Another week in the Motor City and you get buyouts at Ford Motor and news of General Motors bolting yet two more foreign markets. What’s going on here?
Simple: this ain’t your father’s auto industry anymore.
These are pillars of the American industrial economy. They're companies worth rescuing with taxpayer money and the biggest home improvement loan ever. And they're vying for relevance.
With customers? Nope, with investors.
Without investor cash, publicly traded automakers slip behind. Without investor confidence, management gets sweated. Headlines get negative. Men with names like Ford and a woman called Barra get pushed to explain themselves and to articulate a clear vision for making the transition from today to a mobility future.
It’s too soon to know whether any of the latest moves might work. GM shares remain stuck in neutral. Ford shares are down 40 percent since CEO Mark Fields replaced superstar Alan Mulally nearly three years ago. Blistering performance it’s not.
Times change, quickly. There’s a fundamental difference between the challenges facing Mulally then and Fields now. Mulally engineered a rebuild of Ford’s core car and truck business to produce an earnings machine at the top of the auto cycle.
Fields is charged with maintaining that momentum amid a downshifting market and pushing the automaker into unknown territory labeled autonomy, mobility and electrification. That’s easier said than done, especially when a muddy strategy is complicated by an even muddier communications strategy — if there is one.
Traditional automakers like GM and Ford aren’t just contemplating a future informed by their century of experience. They’re betting on an evolving, unfamiliar future they mostly don’t know and cannot predict. And they’re expecting investors to trust them to get it right.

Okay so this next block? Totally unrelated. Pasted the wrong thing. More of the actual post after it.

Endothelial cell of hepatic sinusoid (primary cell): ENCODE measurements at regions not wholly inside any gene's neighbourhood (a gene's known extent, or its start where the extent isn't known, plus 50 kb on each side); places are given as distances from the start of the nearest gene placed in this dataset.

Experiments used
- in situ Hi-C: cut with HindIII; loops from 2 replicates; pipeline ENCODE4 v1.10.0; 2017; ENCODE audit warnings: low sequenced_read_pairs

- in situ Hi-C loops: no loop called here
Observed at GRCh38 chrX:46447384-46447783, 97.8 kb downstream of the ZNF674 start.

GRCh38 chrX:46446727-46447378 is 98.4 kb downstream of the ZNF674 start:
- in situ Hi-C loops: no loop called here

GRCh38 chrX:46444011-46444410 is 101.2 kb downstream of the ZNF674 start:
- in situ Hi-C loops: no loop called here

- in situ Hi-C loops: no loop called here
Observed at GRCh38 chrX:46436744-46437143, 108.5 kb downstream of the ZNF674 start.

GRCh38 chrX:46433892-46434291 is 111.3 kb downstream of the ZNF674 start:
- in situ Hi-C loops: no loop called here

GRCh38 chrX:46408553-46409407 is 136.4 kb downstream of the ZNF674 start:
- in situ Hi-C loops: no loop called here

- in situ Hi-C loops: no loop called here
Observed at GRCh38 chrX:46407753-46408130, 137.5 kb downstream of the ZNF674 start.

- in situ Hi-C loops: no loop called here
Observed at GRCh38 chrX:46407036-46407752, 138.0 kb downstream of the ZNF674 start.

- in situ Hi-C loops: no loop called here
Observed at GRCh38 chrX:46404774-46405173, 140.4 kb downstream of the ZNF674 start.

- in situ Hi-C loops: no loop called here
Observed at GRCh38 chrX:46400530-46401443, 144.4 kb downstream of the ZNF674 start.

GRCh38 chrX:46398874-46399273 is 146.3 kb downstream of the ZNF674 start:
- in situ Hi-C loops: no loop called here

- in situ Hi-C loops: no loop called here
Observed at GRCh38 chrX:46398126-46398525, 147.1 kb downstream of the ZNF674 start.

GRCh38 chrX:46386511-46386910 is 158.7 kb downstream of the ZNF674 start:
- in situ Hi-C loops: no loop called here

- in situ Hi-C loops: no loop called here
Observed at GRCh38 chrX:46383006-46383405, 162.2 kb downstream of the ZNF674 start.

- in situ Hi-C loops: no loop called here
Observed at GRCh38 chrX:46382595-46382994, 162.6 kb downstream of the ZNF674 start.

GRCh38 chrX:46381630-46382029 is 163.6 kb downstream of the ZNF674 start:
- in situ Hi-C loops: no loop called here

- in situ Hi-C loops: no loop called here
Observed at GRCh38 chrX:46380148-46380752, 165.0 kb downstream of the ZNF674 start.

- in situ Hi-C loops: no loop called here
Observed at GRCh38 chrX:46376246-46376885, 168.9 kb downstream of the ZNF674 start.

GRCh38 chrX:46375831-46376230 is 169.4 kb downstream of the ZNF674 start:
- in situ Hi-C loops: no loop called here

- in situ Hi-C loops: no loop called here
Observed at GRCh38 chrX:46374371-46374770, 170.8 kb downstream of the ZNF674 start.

Based on what?
The next big chapter in transportation is coming, and Detroit is not guaranteed a top spot. Who gets there first in any meaningful way will be shaped by their respective starting points, risk tolerance and guts to make tough calls.
Modeling and forecasting, the restructuring Mulally began engineering nearly a decade ago, is work Ford deeply understood, even if it didn’t always execute it consistently. Modeling and forecasting a future choked with new high-tech competitors accustomed to moving faster and sometimes failing is all-new territory.
In Silicon Valley, failure is the price for a high-risk, high-reward landscape. In Dearborn, failure is still just that — failure. And it’s marked by the usual zero-sum score-keeping that Old Economy Detroit knows all too well.
GM and Ford, as well as their foreign-owned rivals, are negotiating a fraught transition from the century-old auto industry they know into a broader transportation ecosystem they’re learning by doing. That means more hard decisions -- like making job cuts in a year that are expected to book nine billion in profits, or bolting established markets, or leaving entire vehicle segments.
Why? Because a car company isn’t in business to make cars and trucks or to provide jobs, health care or pensions. It’s in business to make money for investors. Without investors, eventually there is no company.
Daniel Howes is a columnist with The Detroit News. Views expressed in his essays are his own and do not necessarily reflect those of Michigan Radio, its management or the station licensee, The University of Michigan.